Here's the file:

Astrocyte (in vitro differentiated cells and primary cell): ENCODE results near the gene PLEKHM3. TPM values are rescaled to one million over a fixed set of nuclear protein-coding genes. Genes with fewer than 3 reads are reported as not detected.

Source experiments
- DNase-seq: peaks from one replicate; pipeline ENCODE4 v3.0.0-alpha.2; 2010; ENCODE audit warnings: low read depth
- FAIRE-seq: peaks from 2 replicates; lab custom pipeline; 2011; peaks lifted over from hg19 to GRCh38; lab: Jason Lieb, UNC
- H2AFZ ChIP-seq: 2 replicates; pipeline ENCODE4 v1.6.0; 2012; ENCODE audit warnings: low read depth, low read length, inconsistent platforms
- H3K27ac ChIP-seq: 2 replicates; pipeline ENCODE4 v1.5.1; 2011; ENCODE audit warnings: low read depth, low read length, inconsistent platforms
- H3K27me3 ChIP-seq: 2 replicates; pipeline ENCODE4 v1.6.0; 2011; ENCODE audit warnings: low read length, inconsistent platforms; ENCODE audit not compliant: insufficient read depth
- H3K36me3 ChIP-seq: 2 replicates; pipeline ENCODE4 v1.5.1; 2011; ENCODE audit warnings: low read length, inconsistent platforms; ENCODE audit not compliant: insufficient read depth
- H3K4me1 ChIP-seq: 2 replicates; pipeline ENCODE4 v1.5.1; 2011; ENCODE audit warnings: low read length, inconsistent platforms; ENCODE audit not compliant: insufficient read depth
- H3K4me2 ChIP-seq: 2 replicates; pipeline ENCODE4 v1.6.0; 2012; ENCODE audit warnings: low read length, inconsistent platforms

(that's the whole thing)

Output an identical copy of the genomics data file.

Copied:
Astrocyte (in vitro differentiated cells and primary cell): ENCODE results near the gene PLEKHM3. TPM values are rescaled to one million over a fixed set of nuclear protein-coding genes. Genes with fewer than 3 reads are reported as not detected.

Source experiments
- DNase-seq: peaks from one replicate; pipeline ENCODE4 v3.0.0-alpha.2; 2010; ENCODE audit warnings: low read depth
- FAIRE-seq: peaks from 2 replicates; lab custom pipeline; 2011; peaks lifted over from hg19 to GRCh38; lab: Jason Lieb, UNC
- H2AFZ ChIP-seq: 2 replicates; pipeline ENCODE4 v1.6.0; 2012; ENCODE audit warnings: low read depth, low read length, inconsistent platforms
- H3K27ac ChIP-seq: 2 replicates; pipeline ENCODE4 v1.5.1; 2011; ENCODE audit warnings: low read depth, low read length, inconsistent platforms
- H3K27me3 ChIP-seq: 2 replicates; pipeline ENCODE4 v1.6.0; 2011; ENCODE audit warnings: low read length, inconsistent platforms; ENCODE audit not compliant: insufficient read depth
- H3K36me3 ChIP-seq: 2 replicates; pipeline ENCODE4 v1.5.1; 2011; ENCODE audit warnings: low read length, inconsistent platforms; ENCODE audit not compliant: insufficient read depth
- H3K4me1 ChIP-seq: 2 replicates; pipeline ENCODE4 v1.5.1; 2011; ENCODE audit warnings: low read length, inconsistent platforms; ENCODE audit not compliant: insufficient read depth
- H3K4me2 ChIP-seq: 2 replicates; pipeline ENCODE4 v1.6.0; 2012; ENCODE audit warnings: low read length, inconsistent platforms